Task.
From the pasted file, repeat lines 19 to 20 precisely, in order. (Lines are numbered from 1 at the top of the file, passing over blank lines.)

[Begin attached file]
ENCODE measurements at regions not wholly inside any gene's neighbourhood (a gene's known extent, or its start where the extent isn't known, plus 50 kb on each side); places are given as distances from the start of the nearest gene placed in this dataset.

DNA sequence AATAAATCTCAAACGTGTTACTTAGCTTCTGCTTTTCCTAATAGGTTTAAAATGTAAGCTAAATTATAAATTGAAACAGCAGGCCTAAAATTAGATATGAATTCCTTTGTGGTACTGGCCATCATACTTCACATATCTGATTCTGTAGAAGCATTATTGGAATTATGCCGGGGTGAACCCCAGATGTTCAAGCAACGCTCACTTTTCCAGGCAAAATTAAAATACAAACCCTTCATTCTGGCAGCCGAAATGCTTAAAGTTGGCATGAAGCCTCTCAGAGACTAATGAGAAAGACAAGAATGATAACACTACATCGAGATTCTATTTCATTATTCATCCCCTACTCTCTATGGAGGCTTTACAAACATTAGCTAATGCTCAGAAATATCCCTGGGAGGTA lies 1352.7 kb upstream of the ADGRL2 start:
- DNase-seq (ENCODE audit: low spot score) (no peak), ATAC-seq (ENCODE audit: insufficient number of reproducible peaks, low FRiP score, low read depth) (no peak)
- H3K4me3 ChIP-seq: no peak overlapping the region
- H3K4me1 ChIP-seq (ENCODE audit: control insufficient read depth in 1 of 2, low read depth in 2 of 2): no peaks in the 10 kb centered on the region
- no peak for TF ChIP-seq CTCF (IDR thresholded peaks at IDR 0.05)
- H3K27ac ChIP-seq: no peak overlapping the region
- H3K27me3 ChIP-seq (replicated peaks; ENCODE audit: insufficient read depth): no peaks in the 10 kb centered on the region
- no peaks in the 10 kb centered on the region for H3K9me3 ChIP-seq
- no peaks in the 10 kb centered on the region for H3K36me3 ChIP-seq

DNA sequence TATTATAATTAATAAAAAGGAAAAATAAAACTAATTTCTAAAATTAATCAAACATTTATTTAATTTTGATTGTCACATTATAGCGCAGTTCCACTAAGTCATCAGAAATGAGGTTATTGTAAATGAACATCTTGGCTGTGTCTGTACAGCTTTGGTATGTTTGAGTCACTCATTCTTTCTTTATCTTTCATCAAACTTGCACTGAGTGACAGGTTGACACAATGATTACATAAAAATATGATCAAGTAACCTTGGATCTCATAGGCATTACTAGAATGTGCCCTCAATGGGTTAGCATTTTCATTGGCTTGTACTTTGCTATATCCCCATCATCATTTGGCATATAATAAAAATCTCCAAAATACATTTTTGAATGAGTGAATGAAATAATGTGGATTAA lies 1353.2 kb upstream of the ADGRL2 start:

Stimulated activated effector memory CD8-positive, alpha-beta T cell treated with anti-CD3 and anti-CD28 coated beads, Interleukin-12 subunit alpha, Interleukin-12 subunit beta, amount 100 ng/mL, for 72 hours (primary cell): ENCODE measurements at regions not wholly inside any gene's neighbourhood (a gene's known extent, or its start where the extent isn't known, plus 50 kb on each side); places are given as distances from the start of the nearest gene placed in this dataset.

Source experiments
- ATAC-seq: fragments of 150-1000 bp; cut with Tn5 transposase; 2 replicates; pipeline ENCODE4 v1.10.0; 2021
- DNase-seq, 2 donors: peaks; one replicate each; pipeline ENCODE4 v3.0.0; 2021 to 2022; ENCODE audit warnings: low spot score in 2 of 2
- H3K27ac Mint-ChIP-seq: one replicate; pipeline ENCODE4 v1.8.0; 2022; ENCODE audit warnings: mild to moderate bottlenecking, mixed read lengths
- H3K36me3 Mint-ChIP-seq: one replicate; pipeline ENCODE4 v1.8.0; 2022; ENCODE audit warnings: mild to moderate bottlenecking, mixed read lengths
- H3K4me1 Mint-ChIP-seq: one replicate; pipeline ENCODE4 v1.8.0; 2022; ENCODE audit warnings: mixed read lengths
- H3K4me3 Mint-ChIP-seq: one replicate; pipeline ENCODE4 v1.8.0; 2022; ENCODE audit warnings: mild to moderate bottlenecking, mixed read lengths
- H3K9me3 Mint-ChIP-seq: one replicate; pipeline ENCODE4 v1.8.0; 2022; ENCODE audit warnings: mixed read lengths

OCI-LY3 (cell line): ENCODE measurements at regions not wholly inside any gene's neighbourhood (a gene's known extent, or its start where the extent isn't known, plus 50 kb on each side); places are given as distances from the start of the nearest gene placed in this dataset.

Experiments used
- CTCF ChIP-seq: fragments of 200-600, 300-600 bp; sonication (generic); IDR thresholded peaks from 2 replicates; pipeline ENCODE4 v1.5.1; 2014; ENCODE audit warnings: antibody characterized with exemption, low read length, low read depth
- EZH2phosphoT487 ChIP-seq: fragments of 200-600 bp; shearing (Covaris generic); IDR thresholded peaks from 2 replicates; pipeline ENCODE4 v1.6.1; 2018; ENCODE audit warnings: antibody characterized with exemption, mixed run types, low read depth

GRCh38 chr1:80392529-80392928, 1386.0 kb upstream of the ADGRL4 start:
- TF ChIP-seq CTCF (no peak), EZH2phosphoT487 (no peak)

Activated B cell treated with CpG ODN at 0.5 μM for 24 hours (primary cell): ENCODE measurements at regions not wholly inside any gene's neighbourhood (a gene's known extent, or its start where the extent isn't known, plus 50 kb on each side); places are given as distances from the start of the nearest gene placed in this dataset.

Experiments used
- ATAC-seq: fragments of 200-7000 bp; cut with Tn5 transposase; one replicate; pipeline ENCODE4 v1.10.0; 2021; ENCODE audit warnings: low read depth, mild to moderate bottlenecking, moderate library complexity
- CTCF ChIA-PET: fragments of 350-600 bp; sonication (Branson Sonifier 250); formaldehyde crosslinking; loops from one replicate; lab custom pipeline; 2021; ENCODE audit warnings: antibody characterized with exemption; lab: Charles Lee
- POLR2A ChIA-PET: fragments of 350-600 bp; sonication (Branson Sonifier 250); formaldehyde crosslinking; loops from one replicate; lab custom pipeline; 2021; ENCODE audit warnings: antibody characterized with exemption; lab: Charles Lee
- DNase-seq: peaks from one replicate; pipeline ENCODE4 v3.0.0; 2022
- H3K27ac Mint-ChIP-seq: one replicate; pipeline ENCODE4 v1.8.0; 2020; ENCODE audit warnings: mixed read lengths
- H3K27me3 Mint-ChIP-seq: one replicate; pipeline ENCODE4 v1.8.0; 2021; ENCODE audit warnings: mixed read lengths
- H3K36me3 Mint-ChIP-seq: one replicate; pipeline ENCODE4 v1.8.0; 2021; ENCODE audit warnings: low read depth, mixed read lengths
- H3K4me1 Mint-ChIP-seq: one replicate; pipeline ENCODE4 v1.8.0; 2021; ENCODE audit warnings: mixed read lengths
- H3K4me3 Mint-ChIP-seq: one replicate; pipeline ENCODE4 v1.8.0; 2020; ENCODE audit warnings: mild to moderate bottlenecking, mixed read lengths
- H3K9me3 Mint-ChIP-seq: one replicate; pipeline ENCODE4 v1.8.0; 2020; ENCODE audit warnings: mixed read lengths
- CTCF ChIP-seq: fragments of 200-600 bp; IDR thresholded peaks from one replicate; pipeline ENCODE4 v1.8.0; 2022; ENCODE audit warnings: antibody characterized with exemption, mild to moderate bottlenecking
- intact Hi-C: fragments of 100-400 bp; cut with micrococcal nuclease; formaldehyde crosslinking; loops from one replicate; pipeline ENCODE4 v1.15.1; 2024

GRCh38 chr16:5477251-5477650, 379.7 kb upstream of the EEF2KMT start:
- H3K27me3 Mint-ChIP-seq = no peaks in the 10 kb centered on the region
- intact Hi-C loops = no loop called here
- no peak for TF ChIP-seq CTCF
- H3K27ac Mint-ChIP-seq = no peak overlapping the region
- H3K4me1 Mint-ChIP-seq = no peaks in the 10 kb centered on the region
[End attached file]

- H3K4me3 Mint-ChIP-seq: one replicate; pipeline ENCODE4 v1.8.0; 2022; ENCODE audit warnings: mild to moderate bottlenecking, mixed read lengths
- H3K9me3 Mint-ChIP-seq: one replicate; pipeline ENCODE4 v1.8.0; 2022; ENCODE audit warnings: mixed read lengths